During 2013, law enforcement agencies in Prince George’s County pulled over 95,000 motorists in traffic stops and police officers in patrol vehicles in Montgomery County carried out 81,000 traffic stops. That’s according to the Maryland’s Statistical Analysis Center’s (MSAC) 2013 Traffic Stop Data report. However, the number of citations issued during those traffic stops was not reported. Only a third of traffic stops in the state results in an actual written citation, explains Jeffrey Zuback, the Director of the Maryland Statistical AnalysisCenter, which tracks the data for the Governor’s Office of Crime Control & Prevention. Nearly half - 50 percent - of reported traffic stops in the state of Maryland result  in written or verbal warnings to the motorists, 32 percent result in citations, 11 percent end with issuing vehicle safety device repair orders,  two percent result in traffic arrests, the reason for the traffic stop was not reported in the residue.

In the six month period between July 1, 2011 and Dec.31, 2011, Maryland police departments and sheriffs’ offices reported “544,812 law eligible traffic stops,” the MSAC’s 2012 Traffic Stop Report reveals. Yet the MSAC report  does not include  traffic stops generated from the use of radar or laser guns, by VASCAR  technology, or by license plate recognition readers deployed by the 127 police departments and sheriff’s offices reporting the traffic stop data. Nor does it include traffic stops at checkpoints, roadblocks, or stops of multiple vehicles after an accident or emergency.

Ticketed in three minutes. Like the Dodo bird and the Dinosaur, traffic tickets written on a piece of carbon paper are fading away in Maryland. Once the City of Rockville deployed the E-TIX system, the overall number of traffic citations for moving violations increased 205 percent between FY10 and FY12, an analysis by AAA Mid-Atlantic reveals. That figure does not include red-light or speed camera photo enforcement citations issued. During the initial start-up phase for Rockville’s E-TIX program, city police officers were “required to write 50 warnings each,” Rockville budget officials say.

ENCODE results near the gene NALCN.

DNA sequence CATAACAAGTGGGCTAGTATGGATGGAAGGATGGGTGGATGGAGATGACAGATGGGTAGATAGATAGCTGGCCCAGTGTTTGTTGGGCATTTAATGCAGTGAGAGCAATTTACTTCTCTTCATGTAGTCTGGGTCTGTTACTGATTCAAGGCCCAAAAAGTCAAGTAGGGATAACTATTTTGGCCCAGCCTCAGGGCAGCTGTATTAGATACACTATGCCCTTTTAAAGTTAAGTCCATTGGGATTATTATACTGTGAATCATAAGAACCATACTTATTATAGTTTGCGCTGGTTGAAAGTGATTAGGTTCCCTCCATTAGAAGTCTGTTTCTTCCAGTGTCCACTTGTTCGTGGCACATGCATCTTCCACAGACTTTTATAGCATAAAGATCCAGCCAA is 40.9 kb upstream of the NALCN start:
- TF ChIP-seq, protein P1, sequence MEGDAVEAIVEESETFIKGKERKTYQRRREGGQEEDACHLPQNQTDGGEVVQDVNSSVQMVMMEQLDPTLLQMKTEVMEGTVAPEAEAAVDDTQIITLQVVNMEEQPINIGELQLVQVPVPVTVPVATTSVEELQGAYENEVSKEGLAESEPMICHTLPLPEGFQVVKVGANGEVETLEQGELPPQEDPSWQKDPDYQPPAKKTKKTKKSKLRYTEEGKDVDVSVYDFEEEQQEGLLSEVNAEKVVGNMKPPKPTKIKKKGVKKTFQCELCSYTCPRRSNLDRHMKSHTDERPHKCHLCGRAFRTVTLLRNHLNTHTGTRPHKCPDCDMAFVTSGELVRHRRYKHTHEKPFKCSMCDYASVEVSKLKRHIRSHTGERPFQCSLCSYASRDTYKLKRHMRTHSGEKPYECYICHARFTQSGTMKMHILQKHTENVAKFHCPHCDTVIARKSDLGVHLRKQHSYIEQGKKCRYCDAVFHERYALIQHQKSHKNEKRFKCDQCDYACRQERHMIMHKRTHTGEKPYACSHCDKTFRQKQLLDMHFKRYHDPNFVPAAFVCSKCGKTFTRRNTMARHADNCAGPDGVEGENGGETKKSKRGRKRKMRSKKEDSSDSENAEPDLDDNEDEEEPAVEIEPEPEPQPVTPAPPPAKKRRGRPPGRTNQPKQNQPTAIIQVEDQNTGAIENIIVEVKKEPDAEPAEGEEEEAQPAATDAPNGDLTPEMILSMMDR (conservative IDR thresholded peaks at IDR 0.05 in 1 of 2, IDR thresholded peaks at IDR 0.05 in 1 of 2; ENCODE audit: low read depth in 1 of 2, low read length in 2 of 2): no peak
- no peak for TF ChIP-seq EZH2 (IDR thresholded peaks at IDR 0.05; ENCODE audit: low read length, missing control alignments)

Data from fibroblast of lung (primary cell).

The sheer number of traffic enforcement citations (non-photo) skyrocketed in Rockville, in the period between FY10 and FY12, before drastically declining in FY13, notes AAA Mid-Atlantic. City police issued nearly 33,000 traffic tickets in FY12, compared to just shy of 11,000 traffic citations in FY10. However, during the last fiscal year, Rockville saw a big drop in the number of electronically issued citations. The total plummeted 54 percent from 32,788 in FY12 to 15,063 E-Tix in FY13. “In FY 2013, the number of traffic enforcement citations returned to trending average,” budget officials say.

The Gaithersburg Police issued 8,211 traffic citations and 4,754 warnings to motorists in traffic stops in 2013, compared to 10,670 traffic citations in 2012.  In 2013, the city of Laurel Police Department issued 6,267 traffic citations, in contrast to 8,467  moving violations tickets, 3,808 warnings, and 1,110 Safety Equipment Repair Orders (SEROs) in 2012. Traffic forces issued 9,596 tickets, 3,633 warnings, plus 1,369 SEROs in 2011.

The handwritten traffic citation is becoming a relic of the past. As of last year, 77 agencies were “using E-Tix and another 10 are in the process of implementing the technology,” notes the Maryland State Police. The E-Tix system empowers officers to quickly glean more information about the driving records of motorists, including “hot list” checks for outstanding warrants, during the traffic stops. To many drivers, this raises the specter or concerns about privacy, ticket quotas, racial profiling, and Orwellian data retention fears, cautions Townsend. Under a 2007 Maryland law, violators no longer have to personally sign traffic tickets.